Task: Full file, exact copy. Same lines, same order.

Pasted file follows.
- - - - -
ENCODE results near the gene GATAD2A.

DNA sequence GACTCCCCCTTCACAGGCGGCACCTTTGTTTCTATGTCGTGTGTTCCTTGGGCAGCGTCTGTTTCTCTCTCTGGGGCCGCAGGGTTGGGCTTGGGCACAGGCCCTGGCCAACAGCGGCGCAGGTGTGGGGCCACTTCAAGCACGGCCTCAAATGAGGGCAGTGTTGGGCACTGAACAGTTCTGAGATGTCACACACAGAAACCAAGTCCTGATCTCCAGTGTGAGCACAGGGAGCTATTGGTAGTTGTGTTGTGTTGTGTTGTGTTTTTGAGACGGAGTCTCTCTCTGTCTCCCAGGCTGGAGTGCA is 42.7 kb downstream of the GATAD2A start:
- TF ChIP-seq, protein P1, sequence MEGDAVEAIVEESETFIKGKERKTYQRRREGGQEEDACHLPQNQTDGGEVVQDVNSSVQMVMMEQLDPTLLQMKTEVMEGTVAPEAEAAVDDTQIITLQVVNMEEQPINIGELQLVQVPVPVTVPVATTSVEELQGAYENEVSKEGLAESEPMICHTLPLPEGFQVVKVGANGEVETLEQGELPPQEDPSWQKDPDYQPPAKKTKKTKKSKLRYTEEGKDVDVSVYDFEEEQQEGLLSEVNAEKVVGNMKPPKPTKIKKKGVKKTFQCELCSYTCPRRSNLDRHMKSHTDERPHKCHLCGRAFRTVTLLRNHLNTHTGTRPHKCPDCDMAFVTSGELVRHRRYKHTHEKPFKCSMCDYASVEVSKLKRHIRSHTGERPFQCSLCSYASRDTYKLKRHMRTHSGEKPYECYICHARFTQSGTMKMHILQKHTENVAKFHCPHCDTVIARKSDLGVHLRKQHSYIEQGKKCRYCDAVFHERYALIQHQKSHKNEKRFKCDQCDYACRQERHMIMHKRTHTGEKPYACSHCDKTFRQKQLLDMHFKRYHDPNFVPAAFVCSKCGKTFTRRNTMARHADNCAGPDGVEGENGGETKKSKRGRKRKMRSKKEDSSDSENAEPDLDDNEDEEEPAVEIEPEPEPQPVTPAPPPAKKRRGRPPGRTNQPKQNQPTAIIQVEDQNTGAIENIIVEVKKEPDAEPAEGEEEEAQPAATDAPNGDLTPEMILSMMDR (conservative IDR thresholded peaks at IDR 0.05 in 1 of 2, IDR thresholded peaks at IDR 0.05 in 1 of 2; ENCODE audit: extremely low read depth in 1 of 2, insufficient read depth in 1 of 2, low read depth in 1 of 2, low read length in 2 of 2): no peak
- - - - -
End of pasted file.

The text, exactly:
ENCODE results near the gene GATAD2A.

DNA sequence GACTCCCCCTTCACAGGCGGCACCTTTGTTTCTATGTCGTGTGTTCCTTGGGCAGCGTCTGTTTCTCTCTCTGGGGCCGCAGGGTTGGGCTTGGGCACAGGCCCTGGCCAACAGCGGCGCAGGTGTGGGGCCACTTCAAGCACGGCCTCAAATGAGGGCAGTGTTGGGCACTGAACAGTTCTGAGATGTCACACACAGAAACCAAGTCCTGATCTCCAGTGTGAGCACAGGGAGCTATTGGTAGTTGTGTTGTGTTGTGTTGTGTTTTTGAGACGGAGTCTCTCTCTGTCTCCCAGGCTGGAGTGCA is 42.7 kb downstream of the GATAD2A start:
- TF ChIP-seq, protein P1, sequence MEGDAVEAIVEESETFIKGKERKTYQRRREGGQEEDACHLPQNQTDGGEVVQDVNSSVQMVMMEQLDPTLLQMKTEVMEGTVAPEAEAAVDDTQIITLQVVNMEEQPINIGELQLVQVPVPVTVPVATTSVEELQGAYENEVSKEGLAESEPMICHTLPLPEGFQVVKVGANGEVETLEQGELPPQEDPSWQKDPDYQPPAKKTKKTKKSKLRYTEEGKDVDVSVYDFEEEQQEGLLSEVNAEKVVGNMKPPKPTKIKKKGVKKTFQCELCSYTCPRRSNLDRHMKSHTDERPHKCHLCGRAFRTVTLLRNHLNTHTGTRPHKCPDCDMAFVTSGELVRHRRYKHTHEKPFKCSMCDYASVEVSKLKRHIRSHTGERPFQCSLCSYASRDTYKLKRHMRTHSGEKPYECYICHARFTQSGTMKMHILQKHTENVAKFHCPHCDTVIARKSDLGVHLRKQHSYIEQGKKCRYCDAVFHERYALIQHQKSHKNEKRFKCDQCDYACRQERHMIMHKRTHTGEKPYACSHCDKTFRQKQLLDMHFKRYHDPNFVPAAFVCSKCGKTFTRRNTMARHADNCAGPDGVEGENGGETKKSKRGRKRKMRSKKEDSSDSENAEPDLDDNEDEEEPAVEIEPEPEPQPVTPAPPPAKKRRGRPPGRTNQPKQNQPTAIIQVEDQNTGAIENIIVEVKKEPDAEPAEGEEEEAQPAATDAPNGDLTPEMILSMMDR (conservative IDR thresholded peaks at IDR 0.05 in 1 of 2, IDR thresholded peaks at IDR 0.05 in 1 of 2; ENCODE audit: extremely low read depth in 1 of 2, insufficient read depth in 1 of 2, low read depth in 1 of 2, low read length in 2 of 2): no peak